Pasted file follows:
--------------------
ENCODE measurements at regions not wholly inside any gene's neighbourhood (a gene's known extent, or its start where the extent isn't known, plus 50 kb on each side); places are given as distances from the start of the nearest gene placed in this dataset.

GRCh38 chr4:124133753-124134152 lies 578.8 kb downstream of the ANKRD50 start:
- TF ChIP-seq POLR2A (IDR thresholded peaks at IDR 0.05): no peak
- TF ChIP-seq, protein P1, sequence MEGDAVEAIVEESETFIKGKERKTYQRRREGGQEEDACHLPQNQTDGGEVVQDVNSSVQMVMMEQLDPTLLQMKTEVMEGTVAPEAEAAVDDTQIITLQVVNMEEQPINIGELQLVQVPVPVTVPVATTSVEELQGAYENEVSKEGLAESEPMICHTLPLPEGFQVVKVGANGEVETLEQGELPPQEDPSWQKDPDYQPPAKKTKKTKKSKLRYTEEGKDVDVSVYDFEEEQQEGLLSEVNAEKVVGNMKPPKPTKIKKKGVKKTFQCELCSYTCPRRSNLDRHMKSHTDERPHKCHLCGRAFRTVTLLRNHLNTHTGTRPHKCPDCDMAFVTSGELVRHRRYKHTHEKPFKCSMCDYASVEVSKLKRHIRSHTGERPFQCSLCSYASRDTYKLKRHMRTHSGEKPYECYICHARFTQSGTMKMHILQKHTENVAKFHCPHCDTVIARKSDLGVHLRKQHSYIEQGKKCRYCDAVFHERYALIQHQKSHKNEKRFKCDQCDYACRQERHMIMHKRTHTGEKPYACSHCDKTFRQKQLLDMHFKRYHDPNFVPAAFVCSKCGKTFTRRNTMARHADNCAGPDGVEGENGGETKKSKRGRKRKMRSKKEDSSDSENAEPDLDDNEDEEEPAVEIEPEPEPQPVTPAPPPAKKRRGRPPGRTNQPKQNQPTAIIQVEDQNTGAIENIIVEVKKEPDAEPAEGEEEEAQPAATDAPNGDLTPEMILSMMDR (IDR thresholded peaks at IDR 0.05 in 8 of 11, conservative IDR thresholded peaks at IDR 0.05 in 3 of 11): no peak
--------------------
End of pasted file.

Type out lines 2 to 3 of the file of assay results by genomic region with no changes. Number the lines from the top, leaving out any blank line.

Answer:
GRCh38 chr4:124133753-124134152 lies 578.8 kb downstream of the ANKRD50 start:
- TF ChIP-seq POLR2A (IDR thresholded peaks at IDR 0.05): no peak